As online bullying becomes more common, statistics indicate unsuspecting minors can be their own worst enemies
According to a recent report, the roughly 6 out of 10 adolescents who socialize on the Internet have relatively little to fear from faceless perverts lurking in the anonymity of cyberspace.
But reassured parents might want to read to the report’s end: The perpetrators of psychological wounds and the stalkers who would steal their kids’ innocence are more likely the spiteful, sulking or silly friends the kids hang out with.
And their own offspring might play a significant role in the misbehavior, too.
Bullying and harassment, most often by peers, “are the most frequent threats that minors face,” according to the report by a Harvard-led task force on Internet safety, ordered by the nation’s attorneys general.
Although kids concede that minors routinely proposition other minors for sex on social networking sites such as MySpace, such incidents “are understudied, underreported to law enforcement, and are not part of most conversations about online safety,” the report adds.
“It’s an important message for parents,” says Katherine C. Cowan, communications director for the National Association of School Psychologists – and, with four kids ages 17 to 24, a “grizzled veteran” of parenting teens.
“Sure, there are crazy sexual predators out there,” says Cowan. “But the most common problem is kids being mean to each other, and 13-year-old girls posting naked pictures of themselves.”
The message that kids might be their own worst enemies on the Internet resonates with Anthony E. Wolf, a practicing clinical psychologist in Massachusetts and author of “Get Out of My Life, But First Could You Drive Cheryl and Me to the Mall?”
“What are the big problems in cyberspace?” he asks. “One definitely is the stuff that kids do to and with each other.
“Yes, there’s cyberbullying, but a pretty surprisingly high percentage of kids on the Internet are talking about drugs, sex and drinking in ways that are semi-innocent and not so innocent at all.”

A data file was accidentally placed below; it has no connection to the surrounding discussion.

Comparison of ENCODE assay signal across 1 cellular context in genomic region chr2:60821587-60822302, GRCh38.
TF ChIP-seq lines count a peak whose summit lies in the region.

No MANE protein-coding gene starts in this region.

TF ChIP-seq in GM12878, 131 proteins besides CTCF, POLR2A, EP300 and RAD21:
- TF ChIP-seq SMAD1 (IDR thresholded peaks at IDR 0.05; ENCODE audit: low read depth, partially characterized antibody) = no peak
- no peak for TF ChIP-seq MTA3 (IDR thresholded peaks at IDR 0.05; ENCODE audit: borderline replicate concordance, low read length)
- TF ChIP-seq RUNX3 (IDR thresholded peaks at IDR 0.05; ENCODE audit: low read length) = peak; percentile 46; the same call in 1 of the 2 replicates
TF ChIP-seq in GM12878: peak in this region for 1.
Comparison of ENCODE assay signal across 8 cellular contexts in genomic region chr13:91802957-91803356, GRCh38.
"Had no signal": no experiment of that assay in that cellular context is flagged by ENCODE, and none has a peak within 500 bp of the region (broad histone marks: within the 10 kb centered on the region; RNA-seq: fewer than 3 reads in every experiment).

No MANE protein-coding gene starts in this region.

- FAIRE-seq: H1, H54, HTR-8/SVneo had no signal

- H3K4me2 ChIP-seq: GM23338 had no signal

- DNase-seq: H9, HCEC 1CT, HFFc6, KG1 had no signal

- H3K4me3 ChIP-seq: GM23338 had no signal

A survey conducted by the Center for the Digital Future at the University of Southern California’s Annenberg School found that in 2006, 63 percent of parents surveyed believed there were “quite a few” sexual predators on MySpace.
But the new attorneys general task force report, “Enhancing Child Safety & Online Technologies,” found that most reports of online sexual predation predate the rise of social networking sites such as MySpace, Facebook and Friendster.
And it says that most sexual fishing expeditions take place outside these networking sites, in chat rooms and online forums intended for adults.
Moreover, the task force report suggested that parents’ worries may be largely misplaced: In most of the off-line encounters that began on the Internet, it found, “the minor knows the adult is older (usually in his or her twenties), knows that sex is desired and believes that she or he can consent to a sexual encounter.”
And although parents appear to believe that most sexual advances are made by older adults, the task force found that almost half of sexual solicitations to kids over the Internet are made by other minors, and most of the rest come from young adults 18 to 25 years old.
Such facts confront many parents with a litany of uncomfortable but age-old conflicts: The kids who are trolling for sex may be our own; the peers with whom these kids are exploring their emerging sexuality have edged out parents as an influence; and these young people are taking risks that parents cannot easily control.
In short, Wolf says, the kids are growing up. Only now their teenage angst is being played out in a medium that “does make certain kinds of naughtiness” – including the posting of suggestive photos – “more possible.”
It’s a medium, as well, in which parents feel outrun, outmaneuvered and just plain shut out by the digital pioneers they spawned.
“Kids have left their parents way in the dust in terms of computer savvy and knowledge,” says psychologist Richard A. Lieberman, who coordinates the Los Angeles Unified School District’s Suicide Prevention Unit.
“I see parents further behind than ever before,” Lieberman says, overwhelmed by the effort to monitor their kids’ electronic and real-life socializing and keep up with their own obligations.
In a 2007 survey by the Kaiser Family Foundation’s Media and Health project, parents expressed growing confidence that they were cracking into their children’s electronic world. Nearly 3 in 4 surveyed said they knew “a lot” about what their kids were doing online.
And among parents of kids who socialized electronically, 82 percent said they reviewed their children’s social networking profiles, 87 percent said they checked their children’s instant-messaging “buddy lists” and 76 percent said they went online to check what Web sites their kids had visited.
Lieberman says that these parents probably are kidding themselves – or that many may be so busy reading over their kids’ shoulders that they fail to get a good reading of the kids themselves.
“I’ve had a parent say, ‘What do you mean my daughter’s depressed and isolated? She has 900 friends on MySpace!’ ” he says.
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